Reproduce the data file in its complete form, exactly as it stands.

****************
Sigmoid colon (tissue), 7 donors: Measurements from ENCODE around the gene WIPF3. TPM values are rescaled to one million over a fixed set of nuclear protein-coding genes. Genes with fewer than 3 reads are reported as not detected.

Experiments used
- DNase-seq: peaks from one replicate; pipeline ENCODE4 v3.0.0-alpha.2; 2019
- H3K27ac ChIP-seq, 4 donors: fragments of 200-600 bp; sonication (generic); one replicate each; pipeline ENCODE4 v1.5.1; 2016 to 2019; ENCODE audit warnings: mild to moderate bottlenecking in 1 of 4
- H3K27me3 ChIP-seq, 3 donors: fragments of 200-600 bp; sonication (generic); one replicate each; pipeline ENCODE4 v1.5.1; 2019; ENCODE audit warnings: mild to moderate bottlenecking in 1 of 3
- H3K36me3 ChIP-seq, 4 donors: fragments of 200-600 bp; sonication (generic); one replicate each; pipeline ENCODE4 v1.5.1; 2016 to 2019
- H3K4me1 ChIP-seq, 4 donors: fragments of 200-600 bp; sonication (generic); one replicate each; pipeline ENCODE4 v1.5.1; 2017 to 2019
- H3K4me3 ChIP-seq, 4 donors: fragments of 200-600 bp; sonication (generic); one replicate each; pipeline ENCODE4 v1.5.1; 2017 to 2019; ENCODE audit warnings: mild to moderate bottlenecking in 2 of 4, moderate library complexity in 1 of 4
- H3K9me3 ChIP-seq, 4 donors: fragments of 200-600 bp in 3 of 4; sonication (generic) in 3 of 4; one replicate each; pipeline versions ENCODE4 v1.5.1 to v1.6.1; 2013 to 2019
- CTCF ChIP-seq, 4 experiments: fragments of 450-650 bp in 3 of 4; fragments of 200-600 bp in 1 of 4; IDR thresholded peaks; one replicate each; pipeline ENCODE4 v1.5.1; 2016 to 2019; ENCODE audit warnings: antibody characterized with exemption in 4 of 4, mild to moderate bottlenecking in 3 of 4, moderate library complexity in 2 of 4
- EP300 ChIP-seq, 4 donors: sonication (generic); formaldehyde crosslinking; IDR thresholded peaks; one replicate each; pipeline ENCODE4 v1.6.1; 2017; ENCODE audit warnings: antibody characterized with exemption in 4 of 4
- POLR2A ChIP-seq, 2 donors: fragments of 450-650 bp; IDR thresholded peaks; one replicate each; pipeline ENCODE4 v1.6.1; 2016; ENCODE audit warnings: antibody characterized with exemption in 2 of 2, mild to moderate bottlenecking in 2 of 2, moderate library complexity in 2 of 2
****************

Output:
Sigmoid colon (tissue), 7 donors: Measurements from ENCODE around the gene WIPF3. TPM values are rescaled to one million over a fixed set of nuclear protein-coding genes. Genes with fewer than 3 reads are reported as not detected.

Experiments used
- DNase-seq: peaks from one replicate; pipeline ENCODE4 v3.0.0-alpha.2; 2019
- H3K27ac ChIP-seq, 4 donors: fragments of 200-600 bp; sonication (generic); one replicate each; pipeline ENCODE4 v1.5.1; 2016 to 2019; ENCODE audit warnings: mild to moderate bottlenecking in 1 of 4
- H3K27me3 ChIP-seq, 3 donors: fragments of 200-600 bp; sonication (generic); one replicate each; pipeline ENCODE4 v1.5.1; 2019; ENCODE audit warnings: mild to moderate bottlenecking in 1 of 3
- H3K36me3 ChIP-seq, 4 donors: fragments of 200-600 bp; sonication (generic); one replicate each; pipeline ENCODE4 v1.5.1; 2016 to 2019
- H3K4me1 ChIP-seq, 4 donors: fragments of 200-600 bp; sonication (generic); one replicate each; pipeline ENCODE4 v1.5.1; 2017 to 2019
- H3K4me3 ChIP-seq, 4 donors: fragments of 200-600 bp; sonication (generic); one replicate each; pipeline ENCODE4 v1.5.1; 2017 to 2019; ENCODE audit warnings: mild to moderate bottlenecking in 2 of 4, moderate library complexity in 1 of 4
- H3K9me3 ChIP-seq, 4 donors: fragments of 200-600 bp in 3 of 4; sonication (generic) in 3 of 4; one replicate each; pipeline versions ENCODE4 v1.5.1 to v1.6.1; 2013 to 2019
- CTCF ChIP-seq, 4 experiments: fragments of 450-650 bp in 3 of 4; fragments of 200-600 bp in 1 of 4; IDR thresholded peaks; one replicate each; pipeline ENCODE4 v1.5.1; 2016 to 2019; ENCODE audit warnings: antibody characterized with exemption in 4 of 4, mild to moderate bottlenecking in 3 of 4, moderate library complexity in 2 of 4
- EP300 ChIP-seq, 4 donors: sonication (generic); formaldehyde crosslinking; IDR thresholded peaks; one replicate each; pipeline ENCODE4 v1.6.1; 2017; ENCODE audit warnings: antibody characterized with exemption in 4 of 4
- POLR2A ChIP-seq, 2 donors: fragments of 450-650 bp; IDR thresholded peaks; one replicate each; pipeline ENCODE4 v1.6.1; 2016; ENCODE audit warnings: antibody characterized with exemption in 2 of 2, mild to moderate bottlenecking in 2 of 2, moderate library complexity in 2 of 2